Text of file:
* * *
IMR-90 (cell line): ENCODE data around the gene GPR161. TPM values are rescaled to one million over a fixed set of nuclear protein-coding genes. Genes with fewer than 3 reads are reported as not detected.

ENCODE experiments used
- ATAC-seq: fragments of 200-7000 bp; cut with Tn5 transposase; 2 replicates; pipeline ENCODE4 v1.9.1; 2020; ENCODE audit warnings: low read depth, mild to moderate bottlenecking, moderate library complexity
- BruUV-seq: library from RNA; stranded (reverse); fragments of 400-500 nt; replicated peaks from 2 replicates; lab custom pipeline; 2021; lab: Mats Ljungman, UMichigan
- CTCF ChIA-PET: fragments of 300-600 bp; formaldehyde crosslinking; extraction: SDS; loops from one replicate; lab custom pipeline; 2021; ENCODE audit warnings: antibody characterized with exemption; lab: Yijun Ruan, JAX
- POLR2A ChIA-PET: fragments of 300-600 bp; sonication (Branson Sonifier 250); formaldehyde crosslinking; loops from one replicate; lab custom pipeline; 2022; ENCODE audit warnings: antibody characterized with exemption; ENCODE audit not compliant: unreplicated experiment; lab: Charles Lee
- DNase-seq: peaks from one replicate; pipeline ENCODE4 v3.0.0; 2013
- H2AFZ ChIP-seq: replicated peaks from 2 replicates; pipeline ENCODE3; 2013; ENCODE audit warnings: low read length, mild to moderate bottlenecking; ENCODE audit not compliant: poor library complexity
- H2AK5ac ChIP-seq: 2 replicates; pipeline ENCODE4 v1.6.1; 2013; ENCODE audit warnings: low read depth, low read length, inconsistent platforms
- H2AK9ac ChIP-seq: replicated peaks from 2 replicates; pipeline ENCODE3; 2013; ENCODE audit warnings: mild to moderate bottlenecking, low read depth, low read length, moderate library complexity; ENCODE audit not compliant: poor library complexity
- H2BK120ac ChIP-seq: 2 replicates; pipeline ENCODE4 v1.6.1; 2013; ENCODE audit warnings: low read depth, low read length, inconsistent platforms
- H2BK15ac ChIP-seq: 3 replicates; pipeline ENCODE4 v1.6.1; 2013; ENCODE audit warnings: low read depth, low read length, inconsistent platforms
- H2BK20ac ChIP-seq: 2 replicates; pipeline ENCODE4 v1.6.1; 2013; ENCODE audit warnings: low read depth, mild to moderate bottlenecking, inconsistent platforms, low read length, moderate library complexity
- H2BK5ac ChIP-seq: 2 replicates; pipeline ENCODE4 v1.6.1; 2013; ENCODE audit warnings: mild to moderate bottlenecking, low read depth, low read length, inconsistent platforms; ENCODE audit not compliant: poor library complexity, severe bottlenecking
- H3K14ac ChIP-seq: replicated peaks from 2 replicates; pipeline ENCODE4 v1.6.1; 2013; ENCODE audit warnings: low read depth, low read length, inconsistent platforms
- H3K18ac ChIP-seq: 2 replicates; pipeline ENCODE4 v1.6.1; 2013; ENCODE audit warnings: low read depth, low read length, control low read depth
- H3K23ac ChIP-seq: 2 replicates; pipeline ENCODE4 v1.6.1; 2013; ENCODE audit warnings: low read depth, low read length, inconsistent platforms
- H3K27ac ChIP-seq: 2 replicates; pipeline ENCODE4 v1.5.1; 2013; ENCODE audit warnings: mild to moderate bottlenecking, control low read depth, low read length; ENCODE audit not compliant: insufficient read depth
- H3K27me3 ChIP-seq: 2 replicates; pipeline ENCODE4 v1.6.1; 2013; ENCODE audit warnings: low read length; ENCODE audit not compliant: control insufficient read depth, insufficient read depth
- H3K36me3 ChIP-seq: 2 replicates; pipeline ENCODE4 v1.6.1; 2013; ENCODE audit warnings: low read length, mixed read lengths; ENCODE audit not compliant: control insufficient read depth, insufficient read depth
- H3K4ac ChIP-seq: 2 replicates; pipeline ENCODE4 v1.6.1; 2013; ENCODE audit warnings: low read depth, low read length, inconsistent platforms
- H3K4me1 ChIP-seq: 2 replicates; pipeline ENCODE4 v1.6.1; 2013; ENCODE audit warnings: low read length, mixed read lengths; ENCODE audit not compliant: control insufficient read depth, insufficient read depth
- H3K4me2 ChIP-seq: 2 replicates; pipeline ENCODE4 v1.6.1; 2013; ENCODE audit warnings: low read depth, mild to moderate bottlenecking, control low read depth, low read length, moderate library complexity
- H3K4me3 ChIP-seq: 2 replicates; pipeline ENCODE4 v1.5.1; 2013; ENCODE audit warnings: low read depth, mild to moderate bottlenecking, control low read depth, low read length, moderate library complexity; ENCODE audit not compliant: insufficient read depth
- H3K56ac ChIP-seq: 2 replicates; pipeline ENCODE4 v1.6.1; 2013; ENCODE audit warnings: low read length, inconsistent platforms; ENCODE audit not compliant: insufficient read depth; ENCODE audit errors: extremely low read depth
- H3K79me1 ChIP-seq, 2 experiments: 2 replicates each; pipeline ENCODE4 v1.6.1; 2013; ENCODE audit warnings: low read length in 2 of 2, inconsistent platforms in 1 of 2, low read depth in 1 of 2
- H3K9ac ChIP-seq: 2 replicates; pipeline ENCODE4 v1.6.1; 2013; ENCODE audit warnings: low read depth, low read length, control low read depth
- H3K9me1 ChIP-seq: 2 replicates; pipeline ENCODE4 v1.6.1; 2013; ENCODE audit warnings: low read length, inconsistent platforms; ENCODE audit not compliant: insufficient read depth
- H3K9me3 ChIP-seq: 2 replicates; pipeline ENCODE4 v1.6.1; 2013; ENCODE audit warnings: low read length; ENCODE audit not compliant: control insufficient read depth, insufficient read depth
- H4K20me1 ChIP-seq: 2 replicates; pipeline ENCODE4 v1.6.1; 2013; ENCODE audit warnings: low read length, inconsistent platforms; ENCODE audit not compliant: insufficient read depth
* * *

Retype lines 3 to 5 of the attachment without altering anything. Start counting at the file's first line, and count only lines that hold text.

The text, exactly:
- ATAC-seq: fragments of 200-7000 bp; cut with Tn5 transposase; 2 replicates; pipeline ENCODE4 v1.9.1; 2020; ENCODE audit warnings: low read depth, mild to moderate bottlenecking, moderate library complexity
- BruUV-seq: library from RNA; stranded (reverse); fragments of 400-500 nt; replicated peaks from 2 replicates; lab custom pipeline; 2021; lab: Mats Ljungman, UMichigan
- CTCF ChIA-PET: fragments of 300-600 bp; formaldehyde crosslinking; extraction: SDS; loops from one replicate; lab custom pipeline; 2021; ENCODE audit warnings: antibody characterized with exemption; lab: Yijun Ruan, JAX